Taxes and budget top state agenda in Topeka

The legislative session keeps grinding on. Many relatively minor issues are being worked on but the main issues, taxes and budget, are making slow progress.

The budget process actually shows more promise than the tax issues. The budget is so complex that hearings and work has to continue to make the 80, or even the 90-day, deadline.

Budget sub-committees are nearly finished with hearings. The sub-committees are assigned various departments and agencies to take a close look at proposals for the coming year.

Many of the budgets presented are being trimmed more than was originally proposed. I have not heard from some of the budget committees, so I do not know what is happening, particularly in education and social services.

The reason budgets are being trimmed is because the projected revenue and expenditures do not balance. There does not seem to be consensus to raise taxes or continue sales taxes at the current level, so budget trimming is going on to make a balanced budget as is required by the state constitution.

Early on, the governor was hoping to convince the Legis?lature to allow the higher sales-tax rates to continue, even though the promise was to sunset 0.6 cents of the sales tax in 2013. In addition, the governor wanted to eliminate the mortgage tax deduction on state returns.

All this was in an effort to continue to push down state income taxes for businesses and individuals.

The theory is that lowering income taxes stimulates job growth the quickest. It is difficult to find information that actually confirms that theory, although it is easy to find information that says the total tax burden has an effect on stimulating job growth.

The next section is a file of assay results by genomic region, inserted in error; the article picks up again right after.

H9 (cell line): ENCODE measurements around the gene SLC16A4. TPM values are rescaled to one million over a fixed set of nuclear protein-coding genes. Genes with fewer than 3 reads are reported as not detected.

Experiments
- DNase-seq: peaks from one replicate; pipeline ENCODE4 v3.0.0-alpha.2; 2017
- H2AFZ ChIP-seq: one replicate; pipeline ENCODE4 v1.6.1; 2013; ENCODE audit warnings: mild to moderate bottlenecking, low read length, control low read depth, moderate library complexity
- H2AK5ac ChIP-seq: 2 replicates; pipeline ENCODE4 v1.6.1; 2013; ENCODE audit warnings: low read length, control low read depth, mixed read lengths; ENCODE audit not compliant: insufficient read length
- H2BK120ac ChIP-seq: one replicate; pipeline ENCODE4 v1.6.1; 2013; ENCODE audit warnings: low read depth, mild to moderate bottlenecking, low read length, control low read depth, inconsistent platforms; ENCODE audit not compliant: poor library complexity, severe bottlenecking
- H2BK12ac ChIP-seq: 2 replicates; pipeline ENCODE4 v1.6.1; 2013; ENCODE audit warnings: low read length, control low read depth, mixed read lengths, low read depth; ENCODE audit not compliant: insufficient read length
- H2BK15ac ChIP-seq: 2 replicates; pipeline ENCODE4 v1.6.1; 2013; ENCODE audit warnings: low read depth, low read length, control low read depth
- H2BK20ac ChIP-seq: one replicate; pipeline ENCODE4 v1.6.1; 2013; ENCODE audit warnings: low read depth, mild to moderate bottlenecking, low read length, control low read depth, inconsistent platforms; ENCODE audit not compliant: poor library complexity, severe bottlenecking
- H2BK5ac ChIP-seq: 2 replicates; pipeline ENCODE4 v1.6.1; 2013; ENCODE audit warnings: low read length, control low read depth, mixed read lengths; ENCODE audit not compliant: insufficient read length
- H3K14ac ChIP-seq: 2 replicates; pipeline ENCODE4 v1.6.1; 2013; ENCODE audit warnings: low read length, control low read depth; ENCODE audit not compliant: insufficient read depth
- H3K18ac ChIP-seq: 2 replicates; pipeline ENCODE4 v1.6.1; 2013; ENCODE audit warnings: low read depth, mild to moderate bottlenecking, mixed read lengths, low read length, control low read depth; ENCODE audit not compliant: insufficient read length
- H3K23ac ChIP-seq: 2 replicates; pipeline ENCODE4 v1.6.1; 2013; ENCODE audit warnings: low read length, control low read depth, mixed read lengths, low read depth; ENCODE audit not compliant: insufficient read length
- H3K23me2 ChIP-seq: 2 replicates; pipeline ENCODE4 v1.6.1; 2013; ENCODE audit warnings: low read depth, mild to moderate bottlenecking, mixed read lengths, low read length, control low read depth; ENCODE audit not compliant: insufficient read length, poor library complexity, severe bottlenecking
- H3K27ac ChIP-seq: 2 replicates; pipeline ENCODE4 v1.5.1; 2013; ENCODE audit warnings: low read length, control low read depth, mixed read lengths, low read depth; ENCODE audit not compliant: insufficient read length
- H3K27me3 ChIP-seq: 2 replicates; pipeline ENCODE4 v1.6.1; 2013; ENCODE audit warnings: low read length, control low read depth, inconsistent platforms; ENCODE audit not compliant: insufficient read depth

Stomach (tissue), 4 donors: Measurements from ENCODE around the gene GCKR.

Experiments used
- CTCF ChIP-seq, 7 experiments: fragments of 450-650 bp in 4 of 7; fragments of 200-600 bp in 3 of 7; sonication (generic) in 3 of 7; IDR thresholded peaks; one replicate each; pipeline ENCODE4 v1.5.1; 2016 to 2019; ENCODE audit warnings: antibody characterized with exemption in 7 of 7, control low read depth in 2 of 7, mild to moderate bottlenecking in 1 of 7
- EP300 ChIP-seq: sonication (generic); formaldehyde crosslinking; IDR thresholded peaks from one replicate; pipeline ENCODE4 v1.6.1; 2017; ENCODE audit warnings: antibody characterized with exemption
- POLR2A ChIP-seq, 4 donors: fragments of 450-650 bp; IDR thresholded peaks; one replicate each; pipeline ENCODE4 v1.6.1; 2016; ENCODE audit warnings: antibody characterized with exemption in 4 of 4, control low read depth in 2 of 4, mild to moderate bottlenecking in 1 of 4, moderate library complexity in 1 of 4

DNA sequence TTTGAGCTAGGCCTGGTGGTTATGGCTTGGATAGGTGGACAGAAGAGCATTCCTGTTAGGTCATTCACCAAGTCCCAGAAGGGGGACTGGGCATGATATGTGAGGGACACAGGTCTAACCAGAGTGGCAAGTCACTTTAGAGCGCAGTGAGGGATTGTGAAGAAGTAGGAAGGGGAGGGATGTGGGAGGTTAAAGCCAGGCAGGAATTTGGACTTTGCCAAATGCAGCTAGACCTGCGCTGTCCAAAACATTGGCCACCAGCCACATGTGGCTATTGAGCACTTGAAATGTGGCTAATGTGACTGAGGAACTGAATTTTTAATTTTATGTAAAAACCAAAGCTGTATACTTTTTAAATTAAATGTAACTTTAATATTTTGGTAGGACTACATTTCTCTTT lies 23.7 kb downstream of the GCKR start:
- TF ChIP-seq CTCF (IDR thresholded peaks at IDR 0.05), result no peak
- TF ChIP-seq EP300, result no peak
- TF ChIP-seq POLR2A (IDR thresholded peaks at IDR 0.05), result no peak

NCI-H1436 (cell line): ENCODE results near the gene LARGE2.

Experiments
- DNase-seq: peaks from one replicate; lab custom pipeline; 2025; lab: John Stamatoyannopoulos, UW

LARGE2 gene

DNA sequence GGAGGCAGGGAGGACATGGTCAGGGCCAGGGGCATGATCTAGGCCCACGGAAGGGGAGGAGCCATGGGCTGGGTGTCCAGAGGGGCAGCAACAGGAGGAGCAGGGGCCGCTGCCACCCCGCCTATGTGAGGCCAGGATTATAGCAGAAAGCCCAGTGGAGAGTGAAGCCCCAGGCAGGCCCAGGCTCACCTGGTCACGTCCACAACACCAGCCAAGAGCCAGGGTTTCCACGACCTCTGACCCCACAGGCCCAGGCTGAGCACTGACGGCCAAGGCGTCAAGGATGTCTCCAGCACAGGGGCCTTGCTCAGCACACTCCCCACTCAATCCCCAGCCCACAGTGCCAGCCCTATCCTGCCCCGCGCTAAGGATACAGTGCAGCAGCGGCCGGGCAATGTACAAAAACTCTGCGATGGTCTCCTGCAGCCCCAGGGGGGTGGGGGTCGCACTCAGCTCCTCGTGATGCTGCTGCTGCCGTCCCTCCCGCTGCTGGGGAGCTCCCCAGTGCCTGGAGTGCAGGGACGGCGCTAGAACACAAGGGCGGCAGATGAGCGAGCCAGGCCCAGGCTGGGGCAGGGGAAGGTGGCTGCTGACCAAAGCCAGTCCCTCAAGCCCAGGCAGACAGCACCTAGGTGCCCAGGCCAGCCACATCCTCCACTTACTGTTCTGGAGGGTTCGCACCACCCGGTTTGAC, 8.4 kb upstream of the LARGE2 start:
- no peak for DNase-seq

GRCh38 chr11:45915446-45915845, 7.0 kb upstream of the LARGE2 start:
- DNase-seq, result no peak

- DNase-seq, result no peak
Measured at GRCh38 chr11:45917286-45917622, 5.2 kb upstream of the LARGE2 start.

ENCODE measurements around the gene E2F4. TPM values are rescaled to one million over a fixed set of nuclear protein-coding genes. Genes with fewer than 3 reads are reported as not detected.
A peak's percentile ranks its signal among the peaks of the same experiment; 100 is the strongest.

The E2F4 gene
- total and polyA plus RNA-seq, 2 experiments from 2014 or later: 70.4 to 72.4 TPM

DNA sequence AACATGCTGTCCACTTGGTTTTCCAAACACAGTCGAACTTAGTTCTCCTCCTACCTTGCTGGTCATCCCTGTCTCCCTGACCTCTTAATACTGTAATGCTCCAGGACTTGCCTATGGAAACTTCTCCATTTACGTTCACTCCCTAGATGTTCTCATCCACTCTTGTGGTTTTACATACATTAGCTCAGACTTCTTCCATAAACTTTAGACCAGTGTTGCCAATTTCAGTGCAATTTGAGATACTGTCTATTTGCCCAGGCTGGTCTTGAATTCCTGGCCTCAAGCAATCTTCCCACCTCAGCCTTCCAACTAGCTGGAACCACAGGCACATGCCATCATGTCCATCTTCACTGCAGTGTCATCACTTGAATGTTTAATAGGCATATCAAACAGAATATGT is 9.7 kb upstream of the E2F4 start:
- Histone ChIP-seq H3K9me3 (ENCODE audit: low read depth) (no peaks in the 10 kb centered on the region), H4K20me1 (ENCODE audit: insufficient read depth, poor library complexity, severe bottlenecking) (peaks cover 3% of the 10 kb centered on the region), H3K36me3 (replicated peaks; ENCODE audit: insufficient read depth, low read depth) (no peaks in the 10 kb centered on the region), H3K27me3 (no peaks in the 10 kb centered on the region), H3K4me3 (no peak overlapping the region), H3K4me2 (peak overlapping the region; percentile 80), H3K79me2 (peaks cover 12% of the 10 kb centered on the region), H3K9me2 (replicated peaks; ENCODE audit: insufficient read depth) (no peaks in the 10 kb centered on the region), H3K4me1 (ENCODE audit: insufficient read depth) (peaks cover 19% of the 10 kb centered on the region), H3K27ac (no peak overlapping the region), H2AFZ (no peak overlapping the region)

Tax policy can have so many consequences that thorough study is needed on any tax bill. Even then, consequences can occur that no one thought about.

As we approach turn-around, committees will be wrapping up any hearings they intend to take up by Monday or Tuesday next week. After that, we expect to spend three or four days on the House floor to finish up policy issues before the turn-around. After that, we have four days off while legislative staff prepare and transfers bills to the Senate for consideration.

A large agriculture bill passed out of the committee for consideration by the full House. That bill included the allowance for small amounts of water use for other purposes, and refining what class and size of water retention dams need regular inspection.

Also included is adjusting a couple of aspects of the flex accounts for farmers that irrigate and are running up against the pumping limit and a proposal to make it easier for counties, cities and private individuals to do routine tree and brush cleaning in rivers and streams.

Quite a lot for one bill but all related to water in some way.

When the dust clears after this week, I need to check and see what legislative measures have passed and which are still in committee. Understand that any bill not acted on this year is still in play for next year as we have a two-year cycle for legislation that coincides with the House election cycle.

Please contact me with your concerns on legislative matters. The pace will pick up as we begin taking a look at what the Senate has passed to the House for consideration.
















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